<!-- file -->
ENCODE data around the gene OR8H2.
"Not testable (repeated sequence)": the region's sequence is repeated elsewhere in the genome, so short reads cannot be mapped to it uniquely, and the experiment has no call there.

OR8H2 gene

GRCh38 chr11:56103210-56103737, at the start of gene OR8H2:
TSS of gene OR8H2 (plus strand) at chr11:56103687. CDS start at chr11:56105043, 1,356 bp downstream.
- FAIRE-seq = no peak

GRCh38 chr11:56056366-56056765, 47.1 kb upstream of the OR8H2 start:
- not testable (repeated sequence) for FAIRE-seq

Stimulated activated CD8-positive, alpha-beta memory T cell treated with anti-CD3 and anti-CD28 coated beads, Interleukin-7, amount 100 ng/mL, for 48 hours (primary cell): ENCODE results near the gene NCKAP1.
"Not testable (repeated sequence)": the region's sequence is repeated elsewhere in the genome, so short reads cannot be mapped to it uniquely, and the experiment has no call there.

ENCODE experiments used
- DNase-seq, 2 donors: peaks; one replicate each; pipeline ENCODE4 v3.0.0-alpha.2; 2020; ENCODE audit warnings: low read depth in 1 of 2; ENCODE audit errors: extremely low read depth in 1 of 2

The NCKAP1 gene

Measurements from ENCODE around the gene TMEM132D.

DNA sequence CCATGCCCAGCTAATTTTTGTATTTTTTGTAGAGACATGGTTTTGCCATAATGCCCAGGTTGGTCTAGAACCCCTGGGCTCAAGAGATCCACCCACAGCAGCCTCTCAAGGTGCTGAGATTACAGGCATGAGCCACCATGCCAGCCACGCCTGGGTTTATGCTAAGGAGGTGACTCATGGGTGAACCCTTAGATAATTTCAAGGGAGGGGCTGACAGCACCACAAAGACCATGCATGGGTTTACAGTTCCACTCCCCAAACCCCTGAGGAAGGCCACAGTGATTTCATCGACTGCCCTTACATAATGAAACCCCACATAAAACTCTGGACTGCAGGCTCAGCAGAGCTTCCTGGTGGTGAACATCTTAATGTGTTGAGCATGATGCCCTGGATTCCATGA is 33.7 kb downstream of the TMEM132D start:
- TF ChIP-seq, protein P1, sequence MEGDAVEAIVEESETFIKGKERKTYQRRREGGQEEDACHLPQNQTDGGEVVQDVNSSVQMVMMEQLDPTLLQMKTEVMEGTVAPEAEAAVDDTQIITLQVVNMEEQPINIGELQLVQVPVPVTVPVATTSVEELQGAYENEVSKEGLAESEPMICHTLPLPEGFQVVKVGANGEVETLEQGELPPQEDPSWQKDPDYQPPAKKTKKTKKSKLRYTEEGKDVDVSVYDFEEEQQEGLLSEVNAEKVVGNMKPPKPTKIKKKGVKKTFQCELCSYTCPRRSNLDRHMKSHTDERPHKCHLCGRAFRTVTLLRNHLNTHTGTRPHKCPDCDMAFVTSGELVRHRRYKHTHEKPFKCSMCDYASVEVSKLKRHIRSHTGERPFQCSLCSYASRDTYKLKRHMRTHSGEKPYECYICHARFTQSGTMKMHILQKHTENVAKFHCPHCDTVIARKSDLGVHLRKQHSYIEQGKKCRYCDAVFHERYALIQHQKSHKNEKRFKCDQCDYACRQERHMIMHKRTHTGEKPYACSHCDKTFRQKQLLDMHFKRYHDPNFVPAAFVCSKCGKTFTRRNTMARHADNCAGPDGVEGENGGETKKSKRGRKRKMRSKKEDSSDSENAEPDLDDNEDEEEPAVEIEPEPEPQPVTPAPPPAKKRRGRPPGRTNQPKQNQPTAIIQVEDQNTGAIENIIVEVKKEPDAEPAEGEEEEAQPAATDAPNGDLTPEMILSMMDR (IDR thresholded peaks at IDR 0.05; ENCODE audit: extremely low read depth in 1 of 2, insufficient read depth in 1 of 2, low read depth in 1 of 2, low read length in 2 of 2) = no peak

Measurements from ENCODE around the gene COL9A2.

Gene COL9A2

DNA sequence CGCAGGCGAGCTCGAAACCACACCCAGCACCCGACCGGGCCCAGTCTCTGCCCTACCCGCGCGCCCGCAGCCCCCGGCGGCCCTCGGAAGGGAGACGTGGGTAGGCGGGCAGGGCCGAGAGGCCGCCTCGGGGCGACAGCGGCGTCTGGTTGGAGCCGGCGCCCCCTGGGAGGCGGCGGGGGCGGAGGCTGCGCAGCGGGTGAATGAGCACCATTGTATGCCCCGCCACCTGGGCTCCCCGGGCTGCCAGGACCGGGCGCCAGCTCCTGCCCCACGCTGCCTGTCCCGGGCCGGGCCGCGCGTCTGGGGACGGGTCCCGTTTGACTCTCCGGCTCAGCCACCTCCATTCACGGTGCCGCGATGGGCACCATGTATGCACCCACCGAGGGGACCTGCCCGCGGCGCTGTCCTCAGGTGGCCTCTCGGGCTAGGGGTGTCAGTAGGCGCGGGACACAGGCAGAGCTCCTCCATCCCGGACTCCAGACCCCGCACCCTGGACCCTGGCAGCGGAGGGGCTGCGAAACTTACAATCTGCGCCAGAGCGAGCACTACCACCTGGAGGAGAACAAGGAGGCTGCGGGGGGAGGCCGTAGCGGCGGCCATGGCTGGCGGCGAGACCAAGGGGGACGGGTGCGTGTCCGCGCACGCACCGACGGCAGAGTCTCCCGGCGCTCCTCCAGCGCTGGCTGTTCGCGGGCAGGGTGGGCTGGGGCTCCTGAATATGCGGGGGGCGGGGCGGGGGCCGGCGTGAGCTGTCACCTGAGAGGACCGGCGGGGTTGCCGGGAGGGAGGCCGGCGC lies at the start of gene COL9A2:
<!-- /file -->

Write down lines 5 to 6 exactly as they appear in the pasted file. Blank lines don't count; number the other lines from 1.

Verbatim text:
TSS of gene OR8H2 (plus strand) at chr11:56103687. CDS start at chr11:56105043, 1,356 bp downstream.
- FAIRE-seq = no peak